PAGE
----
One Month On: How is the 2017 Autumn Budget Affecting Brighton Businesses

The seaside city of Brighton is an established hub for entrepreneurs, constantly topping lists of the best cities in the UK to launch start-ups.

Thanks to its proximity to the capital, the 46% startup survival rate across the city, and having the most number of young businesses per capita outside London; Brighton unsurprisingly quickly gained the title “Silicon Beach.”

While starting a business in Brighton should be a great investment. The economic instability that followed the Brexit vote shrouded the future of the country’s micro and small businesses in uncertainty.

One Month On: How is the 2017 Autumn Budget Affecting Brighton Businesses

Millions of business owners awaited the unfolding of the Autumn Budget last November, as this could throw a lifeline to UK SMEs. But after the failure of the previous March budget to address the needs of Brighton’s micro and small businesses, how does the Autumn Budget stand up?

1. VAT threshold stays the same

The Office of Tax Simplification’s early November report caused a stir among small business circles. Should the government accept its recommendations, lowering the current VAT threshold of £85,000 (one of the highest in the world), one million small businesses in the UK would be mandated to submit to MTD requirements.

The potentially problematic effects will be two-pronged: small business owners will need to shell out huge investments for HMRC-compatible software, while the HMRC would be inundated with one million applications that would take them a year to process. There is also the issue of proper implementation.

However, the Chancellor opted instead to freeze the VAT threshold for two years from April 2018.

2. MTD is unchanged

There are no plans to amend the nationwide rollout of Making Tax Digital. Overhauling the tax system will not be mandatory for small businesses until April 2019, and even then, it will only affect those with a threshold above £10,000 but below £85,000.

3. More funding for UK SMEs

Lack of funding is a constant hindrance to small business growth. Since the economy needs SMEs to be as competitive as possible, the UK government addressed this concern by: 

  • Investing £2.3 billion in R&D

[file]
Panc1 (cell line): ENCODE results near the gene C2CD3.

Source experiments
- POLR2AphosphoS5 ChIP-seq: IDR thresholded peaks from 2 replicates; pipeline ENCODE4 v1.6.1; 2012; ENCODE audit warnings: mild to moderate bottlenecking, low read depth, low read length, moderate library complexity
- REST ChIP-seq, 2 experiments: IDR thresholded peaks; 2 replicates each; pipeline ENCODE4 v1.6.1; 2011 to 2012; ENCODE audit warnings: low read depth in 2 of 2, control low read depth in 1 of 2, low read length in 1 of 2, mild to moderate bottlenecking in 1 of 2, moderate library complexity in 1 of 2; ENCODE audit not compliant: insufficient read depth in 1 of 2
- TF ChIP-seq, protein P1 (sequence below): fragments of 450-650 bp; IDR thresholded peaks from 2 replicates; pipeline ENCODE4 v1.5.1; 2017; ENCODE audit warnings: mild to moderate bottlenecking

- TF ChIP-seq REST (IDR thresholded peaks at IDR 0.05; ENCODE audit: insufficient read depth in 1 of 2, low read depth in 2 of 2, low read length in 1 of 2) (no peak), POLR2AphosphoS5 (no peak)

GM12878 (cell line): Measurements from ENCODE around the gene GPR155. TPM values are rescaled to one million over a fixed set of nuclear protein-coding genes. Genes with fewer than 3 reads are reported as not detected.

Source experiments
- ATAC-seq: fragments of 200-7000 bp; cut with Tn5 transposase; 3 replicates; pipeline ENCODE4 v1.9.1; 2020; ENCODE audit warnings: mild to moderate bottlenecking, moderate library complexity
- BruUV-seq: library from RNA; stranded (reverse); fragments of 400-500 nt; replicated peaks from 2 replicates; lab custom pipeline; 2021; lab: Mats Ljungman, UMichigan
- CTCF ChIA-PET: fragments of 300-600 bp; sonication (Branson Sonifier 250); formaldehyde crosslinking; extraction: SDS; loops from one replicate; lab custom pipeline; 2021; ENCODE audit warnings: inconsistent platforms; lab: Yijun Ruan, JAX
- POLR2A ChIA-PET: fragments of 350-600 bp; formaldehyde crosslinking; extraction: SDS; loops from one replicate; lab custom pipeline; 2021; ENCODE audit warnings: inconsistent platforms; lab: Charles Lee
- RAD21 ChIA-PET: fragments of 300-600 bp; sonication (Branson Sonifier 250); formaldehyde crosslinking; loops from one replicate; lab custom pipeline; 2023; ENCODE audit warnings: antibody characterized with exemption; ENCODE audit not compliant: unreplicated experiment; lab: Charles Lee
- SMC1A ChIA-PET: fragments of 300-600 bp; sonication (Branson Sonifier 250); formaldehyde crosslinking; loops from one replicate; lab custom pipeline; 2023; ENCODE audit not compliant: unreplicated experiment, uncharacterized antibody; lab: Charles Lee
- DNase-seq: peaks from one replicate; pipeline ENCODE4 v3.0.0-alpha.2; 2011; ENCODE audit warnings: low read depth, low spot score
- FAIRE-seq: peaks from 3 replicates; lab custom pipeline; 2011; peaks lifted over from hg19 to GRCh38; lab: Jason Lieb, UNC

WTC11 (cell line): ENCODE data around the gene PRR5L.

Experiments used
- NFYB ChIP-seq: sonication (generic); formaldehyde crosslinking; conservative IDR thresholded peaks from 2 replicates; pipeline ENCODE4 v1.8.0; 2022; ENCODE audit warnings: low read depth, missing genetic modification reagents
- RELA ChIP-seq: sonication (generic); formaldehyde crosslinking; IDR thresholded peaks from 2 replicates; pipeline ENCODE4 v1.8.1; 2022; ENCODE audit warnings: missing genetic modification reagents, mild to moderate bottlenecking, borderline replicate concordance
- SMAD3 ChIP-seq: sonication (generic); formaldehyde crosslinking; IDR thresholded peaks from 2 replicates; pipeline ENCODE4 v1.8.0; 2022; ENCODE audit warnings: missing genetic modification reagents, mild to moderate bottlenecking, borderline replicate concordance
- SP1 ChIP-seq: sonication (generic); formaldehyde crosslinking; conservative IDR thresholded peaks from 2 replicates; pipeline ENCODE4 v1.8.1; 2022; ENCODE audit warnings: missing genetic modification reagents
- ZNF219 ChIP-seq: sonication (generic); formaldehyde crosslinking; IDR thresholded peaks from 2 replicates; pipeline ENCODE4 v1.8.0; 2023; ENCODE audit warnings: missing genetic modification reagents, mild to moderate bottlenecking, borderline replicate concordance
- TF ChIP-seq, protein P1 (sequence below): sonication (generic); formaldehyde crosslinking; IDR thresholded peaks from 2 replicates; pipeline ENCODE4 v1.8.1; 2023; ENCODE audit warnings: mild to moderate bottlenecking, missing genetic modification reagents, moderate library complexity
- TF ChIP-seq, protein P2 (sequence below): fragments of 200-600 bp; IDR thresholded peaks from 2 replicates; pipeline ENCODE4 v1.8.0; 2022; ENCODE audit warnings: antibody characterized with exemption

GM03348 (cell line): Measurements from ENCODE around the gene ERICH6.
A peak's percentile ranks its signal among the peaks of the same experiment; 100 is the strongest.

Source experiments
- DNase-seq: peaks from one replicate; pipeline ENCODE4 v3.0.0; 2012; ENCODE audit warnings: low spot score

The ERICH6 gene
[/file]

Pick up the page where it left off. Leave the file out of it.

• Seeding the British Business Bank with £2.5 billion, thereby freeing up £13 billion to fund UK SMEs
  • Expanding the Enterprise Investment Scheme, the Seed EIS, and Venture Capital Trusts to make investments easy for scalable tech businesses (i.e. an individual can invest up to £2 million provided that it’s for knowledge-intensive companies; annual investment for knowledge-intensive companies will be doubled to £10 million)

4. Upskilling the workforce 

Given that nearly two million small businesses in the UK lack fundamental digital skills, the government introduced a national retraining scheme to upskill the workforce.

£30 million will be invested in teaching digital skills and long-distance learning to ensure that the future workforce will have the proper skill set to match today’s opportunities.

5. Increase in personal taxation

Confirming initial speculations, the Chancellor announced an increase in personal allowances for both income tax and higher rate taxpayers.

Starting April 2018, the tax-free personal allowance will increase to £11,850, while the threshold for higher rate taxpayers will increase to £46,350.

This increase in Income Tax personal allowance will benefit low earners and those who are at the early stages of business growth.

6. Business tax changes

Business rate hikes are also a chief concern among small firms. On top of freezing the VAT threshold, the government also brought the following into the budget:

  • Switching business rates to Consumer Price Index rather than the historically higher Retail Price Index, potentially saving businesses £2.3 billion.